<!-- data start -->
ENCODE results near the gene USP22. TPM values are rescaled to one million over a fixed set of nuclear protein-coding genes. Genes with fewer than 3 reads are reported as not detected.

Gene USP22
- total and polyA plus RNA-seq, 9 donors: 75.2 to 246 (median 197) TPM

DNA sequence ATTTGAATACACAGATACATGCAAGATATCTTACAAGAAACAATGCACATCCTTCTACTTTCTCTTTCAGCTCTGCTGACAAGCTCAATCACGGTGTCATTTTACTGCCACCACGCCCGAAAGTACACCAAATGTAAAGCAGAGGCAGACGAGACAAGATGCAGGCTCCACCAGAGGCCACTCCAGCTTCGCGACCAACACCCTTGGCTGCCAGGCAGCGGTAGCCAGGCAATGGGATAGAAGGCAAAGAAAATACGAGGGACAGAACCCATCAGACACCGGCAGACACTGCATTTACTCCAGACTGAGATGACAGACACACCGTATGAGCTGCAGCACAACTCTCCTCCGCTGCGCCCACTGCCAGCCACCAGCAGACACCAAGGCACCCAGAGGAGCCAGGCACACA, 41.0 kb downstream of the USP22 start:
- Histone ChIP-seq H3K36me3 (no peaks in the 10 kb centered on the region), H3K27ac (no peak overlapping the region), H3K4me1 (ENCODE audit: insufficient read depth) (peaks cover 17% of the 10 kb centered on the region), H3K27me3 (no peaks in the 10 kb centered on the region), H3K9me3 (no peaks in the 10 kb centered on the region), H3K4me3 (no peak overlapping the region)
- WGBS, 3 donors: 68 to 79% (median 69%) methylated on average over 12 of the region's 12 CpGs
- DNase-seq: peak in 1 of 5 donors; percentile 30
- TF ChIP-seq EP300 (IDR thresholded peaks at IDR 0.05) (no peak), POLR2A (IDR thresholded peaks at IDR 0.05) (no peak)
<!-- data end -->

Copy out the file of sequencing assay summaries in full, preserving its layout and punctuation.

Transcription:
ENCODE results near the gene USP22. TPM values are rescaled to one million over a fixed set of nuclear protein-coding genes. Genes with fewer than 3 reads are reported as not detected.

Gene USP22
- total and polyA plus RNA-seq, 9 donors: 75.2 to 246 (median 197) TPM

DNA sequence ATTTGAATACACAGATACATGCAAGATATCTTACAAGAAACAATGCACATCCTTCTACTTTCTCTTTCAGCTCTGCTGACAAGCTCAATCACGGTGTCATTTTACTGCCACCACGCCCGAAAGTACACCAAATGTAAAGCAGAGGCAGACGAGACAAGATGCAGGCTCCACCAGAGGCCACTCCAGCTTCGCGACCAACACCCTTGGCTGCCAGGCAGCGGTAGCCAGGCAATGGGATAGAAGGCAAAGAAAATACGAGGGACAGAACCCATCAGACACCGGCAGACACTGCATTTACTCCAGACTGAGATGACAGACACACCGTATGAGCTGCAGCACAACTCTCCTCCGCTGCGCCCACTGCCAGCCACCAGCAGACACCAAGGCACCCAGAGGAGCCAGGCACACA, 41.0 kb downstream of the USP22 start:
- Histone ChIP-seq H3K36me3 (no peaks in the 10 kb centered on the region), H3K27ac (no peak overlapping the region), H3K4me1 (ENCODE audit: insufficient read depth) (peaks cover 17% of the 10 kb centered on the region), H3K27me3 (no peaks in the 10 kb centered on the region), H3K9me3 (no peaks in the 10 kb centered on the region), H3K4me3 (no peak overlapping the region)
- WGBS, 3 donors: 68 to 79% (median 69%) methylated on average over 12 of the region's 12 CpGs
- DNase-seq: peak in 1 of 5 donors; percentile 30
- TF ChIP-seq EP300 (IDR thresholded peaks at IDR 0.05) (no peak), POLR2A (IDR thresholded peaks at IDR 0.05) (no peak)